December 6, 2011
On Monday, December 5, USDA announced the creation of the Gulf of Mexico Initiative (GoMI), through which the agency will distribute up to $50 million in financial assistance over three years to improve ecosystem health in the Gulf Coast.
GoMI will pull its funds from six Natural Resources Conservation Serive (NRCS) programs — Environmental Quality Incentives Program (EQIP), Wildlife Habitat Incentive Program (WHIP), Conservation Stewardship Program (CSP), Wetlands Reserve Program (WRP), Grassland Reserve Program (GRP), and the Farm and Ranch Lands Protection Program (FRPP).
The Initiative will provide assistance to farmers and ranchers in 16 priority areas along seven major rivers that drain to the Gulf. This includes all five states along the Gulf Coast (Alabama, Florida, Louisiana, Mississippi and Texas). The seven river systems were chosen because they drain into the Gulf of Mexico and have substantial agriculture-related nutrient and sediment loading problems. All of the basins either contribute to or are listed as impaired and threatened waters under section 303(d) of the Clean Water Act. In each of the priority areas, NRCS will partner with third-party entities — primarily state and local agencies and conservation districts — to implement the Initiative.
According to NRCS, the assistance will “help producers apply sustainable agricultural and wildlife habitat management systems that maintain agricultural productivity; avoid, control, and trap nutrient runoff; and reduce sediment transport. GoMI also will reduce current over-use of water resources and prevent saltwater from entering the habitats of many threatened and endangered species.”
The focus of the Initiative differs slightly between the states, watersheds, and rivers. For example, while the objectives and goals of the Initiative in each of the seven basins includes the reduction of nitrogen, phosphorus, and sediment loss, only for the Lower San Antonio River in Texas does the Initiative seek to reduce carbon emissions and improve air quality. Visit the new the GoMI website for a full list of the states, river basins, and priority watersheds that are part of the Initiative. You can also download full descriptions — including goals, proposed actions, resource concerns to be addressed, and a list of partners — for each of the seven main project areas.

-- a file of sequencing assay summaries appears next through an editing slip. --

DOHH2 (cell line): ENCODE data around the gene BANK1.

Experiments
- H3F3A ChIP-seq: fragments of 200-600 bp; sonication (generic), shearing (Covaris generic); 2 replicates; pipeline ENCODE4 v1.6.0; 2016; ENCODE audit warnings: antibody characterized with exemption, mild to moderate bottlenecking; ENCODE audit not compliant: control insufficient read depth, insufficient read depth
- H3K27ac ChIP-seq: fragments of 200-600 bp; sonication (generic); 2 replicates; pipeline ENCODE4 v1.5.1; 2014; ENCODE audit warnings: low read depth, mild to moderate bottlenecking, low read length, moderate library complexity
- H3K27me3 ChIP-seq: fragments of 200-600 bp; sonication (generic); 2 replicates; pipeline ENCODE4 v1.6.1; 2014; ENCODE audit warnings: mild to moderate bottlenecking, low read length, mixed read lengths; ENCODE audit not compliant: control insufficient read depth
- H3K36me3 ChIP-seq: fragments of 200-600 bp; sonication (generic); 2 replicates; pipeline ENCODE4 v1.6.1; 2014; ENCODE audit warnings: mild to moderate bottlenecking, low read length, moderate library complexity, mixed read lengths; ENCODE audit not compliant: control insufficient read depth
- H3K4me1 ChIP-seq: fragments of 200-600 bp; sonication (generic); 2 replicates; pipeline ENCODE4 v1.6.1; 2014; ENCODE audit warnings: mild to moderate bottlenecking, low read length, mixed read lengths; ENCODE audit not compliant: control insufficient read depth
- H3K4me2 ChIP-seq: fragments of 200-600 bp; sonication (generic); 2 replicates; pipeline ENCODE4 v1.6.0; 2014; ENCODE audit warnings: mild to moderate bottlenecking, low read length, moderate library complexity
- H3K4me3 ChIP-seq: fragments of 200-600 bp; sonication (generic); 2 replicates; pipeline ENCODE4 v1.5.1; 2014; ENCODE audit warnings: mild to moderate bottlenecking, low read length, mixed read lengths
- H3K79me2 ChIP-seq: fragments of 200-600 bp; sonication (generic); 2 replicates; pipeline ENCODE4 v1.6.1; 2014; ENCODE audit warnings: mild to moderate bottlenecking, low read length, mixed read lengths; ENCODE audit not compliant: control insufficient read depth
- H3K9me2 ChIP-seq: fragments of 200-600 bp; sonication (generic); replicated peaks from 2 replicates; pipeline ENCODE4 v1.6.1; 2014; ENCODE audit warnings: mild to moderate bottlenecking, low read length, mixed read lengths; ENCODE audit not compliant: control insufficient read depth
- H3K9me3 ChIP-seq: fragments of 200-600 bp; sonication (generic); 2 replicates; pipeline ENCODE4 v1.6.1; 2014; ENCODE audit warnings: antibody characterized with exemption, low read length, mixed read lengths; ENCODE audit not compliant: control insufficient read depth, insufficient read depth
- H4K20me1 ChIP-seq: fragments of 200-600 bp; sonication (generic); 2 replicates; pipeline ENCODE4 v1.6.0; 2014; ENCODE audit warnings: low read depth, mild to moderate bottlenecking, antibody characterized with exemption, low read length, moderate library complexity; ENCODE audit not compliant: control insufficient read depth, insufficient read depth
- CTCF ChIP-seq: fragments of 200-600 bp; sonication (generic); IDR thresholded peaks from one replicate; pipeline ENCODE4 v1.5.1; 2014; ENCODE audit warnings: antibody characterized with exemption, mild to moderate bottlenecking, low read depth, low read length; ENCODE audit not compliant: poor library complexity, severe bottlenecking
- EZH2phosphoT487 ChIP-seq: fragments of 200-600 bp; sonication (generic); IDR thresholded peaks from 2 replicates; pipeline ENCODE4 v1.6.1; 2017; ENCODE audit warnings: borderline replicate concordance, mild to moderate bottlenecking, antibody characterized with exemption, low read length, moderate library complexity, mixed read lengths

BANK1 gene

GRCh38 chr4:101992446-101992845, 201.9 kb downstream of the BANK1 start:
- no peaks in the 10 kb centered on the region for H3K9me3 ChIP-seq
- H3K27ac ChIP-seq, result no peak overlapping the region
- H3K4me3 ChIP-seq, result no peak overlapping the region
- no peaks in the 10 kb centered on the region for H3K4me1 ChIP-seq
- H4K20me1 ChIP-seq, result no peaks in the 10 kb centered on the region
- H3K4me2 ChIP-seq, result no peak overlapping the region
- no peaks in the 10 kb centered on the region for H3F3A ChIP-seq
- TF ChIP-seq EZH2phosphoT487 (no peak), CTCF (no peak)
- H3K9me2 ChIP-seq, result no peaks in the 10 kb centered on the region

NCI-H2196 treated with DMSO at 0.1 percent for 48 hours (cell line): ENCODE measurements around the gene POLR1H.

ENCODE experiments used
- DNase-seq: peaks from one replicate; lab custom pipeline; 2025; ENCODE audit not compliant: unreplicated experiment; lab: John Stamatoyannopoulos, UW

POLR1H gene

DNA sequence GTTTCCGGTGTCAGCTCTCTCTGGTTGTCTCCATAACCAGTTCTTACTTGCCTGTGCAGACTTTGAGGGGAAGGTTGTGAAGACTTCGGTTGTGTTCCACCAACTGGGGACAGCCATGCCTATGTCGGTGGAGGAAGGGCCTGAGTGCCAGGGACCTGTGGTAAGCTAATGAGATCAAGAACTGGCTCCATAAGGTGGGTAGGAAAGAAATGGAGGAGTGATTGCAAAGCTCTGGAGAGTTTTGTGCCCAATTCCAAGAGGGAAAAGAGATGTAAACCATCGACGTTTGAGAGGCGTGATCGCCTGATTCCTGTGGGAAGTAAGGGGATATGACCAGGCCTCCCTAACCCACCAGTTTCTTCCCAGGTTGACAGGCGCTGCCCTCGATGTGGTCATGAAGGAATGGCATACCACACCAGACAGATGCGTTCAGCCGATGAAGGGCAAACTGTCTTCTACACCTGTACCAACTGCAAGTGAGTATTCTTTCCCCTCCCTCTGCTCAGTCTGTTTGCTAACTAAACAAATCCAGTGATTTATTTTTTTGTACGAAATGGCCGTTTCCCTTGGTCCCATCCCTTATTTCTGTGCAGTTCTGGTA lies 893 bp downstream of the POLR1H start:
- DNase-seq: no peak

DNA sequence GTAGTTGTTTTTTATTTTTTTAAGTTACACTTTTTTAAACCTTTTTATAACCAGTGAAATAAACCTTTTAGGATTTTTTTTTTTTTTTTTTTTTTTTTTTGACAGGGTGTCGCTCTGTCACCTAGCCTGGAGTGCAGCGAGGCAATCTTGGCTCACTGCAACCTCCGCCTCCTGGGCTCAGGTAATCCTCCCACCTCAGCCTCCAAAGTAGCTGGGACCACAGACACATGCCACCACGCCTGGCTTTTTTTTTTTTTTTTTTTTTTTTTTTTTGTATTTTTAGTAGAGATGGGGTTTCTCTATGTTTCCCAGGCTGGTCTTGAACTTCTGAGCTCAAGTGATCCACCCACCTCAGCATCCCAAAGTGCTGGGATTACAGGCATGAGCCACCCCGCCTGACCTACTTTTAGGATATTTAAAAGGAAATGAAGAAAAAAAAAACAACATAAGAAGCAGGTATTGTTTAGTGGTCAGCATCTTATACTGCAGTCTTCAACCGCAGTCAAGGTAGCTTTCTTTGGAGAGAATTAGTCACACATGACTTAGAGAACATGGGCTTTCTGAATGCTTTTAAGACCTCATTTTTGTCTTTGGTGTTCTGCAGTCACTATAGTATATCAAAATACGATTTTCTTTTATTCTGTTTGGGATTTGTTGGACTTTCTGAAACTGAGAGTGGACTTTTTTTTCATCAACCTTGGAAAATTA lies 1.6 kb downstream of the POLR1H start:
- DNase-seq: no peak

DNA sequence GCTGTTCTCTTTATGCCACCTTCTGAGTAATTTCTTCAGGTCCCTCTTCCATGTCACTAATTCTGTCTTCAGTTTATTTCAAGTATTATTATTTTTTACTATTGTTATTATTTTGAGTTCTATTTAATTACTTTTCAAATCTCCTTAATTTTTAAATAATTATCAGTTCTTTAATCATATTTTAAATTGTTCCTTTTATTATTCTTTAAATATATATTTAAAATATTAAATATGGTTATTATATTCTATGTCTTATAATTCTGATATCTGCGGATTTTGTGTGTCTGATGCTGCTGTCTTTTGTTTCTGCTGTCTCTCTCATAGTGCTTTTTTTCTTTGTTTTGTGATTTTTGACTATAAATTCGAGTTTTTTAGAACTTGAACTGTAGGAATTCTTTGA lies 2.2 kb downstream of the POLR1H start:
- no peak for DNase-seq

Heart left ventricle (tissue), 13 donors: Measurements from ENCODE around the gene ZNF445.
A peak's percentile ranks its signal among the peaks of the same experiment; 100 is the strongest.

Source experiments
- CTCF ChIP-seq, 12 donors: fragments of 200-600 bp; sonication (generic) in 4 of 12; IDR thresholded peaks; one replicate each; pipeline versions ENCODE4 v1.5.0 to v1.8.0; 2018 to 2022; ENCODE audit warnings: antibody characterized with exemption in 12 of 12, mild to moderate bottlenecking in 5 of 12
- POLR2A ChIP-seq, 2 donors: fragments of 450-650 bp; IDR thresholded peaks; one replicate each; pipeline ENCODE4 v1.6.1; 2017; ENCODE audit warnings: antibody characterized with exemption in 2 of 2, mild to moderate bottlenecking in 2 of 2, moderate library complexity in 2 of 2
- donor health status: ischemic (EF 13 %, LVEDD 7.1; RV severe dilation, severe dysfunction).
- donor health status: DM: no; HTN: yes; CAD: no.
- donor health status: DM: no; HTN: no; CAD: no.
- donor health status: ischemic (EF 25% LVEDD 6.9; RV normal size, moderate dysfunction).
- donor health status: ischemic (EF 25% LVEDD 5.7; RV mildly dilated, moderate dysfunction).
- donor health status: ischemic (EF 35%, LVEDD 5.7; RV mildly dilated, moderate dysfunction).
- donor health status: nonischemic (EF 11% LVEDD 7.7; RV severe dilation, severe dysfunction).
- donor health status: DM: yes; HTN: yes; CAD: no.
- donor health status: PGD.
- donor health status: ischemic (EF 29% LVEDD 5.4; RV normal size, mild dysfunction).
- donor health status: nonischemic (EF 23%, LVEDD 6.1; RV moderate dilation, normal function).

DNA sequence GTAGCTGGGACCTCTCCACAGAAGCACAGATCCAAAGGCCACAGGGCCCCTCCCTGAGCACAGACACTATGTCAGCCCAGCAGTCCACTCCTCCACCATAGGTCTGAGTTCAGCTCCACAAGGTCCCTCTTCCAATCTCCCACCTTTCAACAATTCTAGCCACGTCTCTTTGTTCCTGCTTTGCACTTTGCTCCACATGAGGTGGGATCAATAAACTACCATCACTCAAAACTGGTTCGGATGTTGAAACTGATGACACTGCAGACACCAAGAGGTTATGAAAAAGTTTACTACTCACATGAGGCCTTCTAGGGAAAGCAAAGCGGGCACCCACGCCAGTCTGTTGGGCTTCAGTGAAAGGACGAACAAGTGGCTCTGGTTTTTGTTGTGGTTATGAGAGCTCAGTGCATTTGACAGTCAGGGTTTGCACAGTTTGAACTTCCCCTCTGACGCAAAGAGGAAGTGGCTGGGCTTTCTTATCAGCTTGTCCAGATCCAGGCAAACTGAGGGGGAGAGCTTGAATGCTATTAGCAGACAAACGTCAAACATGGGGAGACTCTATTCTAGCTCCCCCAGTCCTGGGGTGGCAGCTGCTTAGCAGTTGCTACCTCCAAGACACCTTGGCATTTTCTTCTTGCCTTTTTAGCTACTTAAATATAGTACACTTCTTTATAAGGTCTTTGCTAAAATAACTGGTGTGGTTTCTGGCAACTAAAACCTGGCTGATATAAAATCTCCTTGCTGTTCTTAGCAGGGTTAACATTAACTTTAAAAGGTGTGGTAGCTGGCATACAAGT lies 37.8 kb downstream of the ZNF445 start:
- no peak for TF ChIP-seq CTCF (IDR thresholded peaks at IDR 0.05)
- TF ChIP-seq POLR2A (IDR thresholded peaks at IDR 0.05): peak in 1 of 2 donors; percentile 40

According to yesterday’s press release, “NRCS and its conservation partners developed this initiative in response to the Deepwater Horizon oil spill and President Obama’s call to action to help restore the waters, shores and wildlife populations along the Gulf Coast.”
USDA is implementing the Initiative as part of the Obama Administration’s efforts through the Gulf Coast Ecosystem Restoration Task Force. According to the release, “This effort incorporates what the public and communities have requested through their input into the Gulf Coast Ecosystem Restoration Task Force Strategy to restore the Gulf Coast.”
USDA’s announcement of the Initiative was timed to align with yesterday’s release of the Gulf Coast Ecosystem Restoration Task Force’s final strategy for long-term ecosystem restoration for the Gulf Coast. The press release from that event further describes how GoMI fits into the Task Force’s larger effort: “With the release of the final strategy today, the Task Force marks the beginning of the implementation phase of the strategy by announcing new initiatives, including $50 million in assistance from the U.S. Department of Agriculture’s Natural Resources Conservation Service to help agricultural producers in seven Gulf Coast river basins improve water quality, increase water conservation and enhance wildlife habitat.”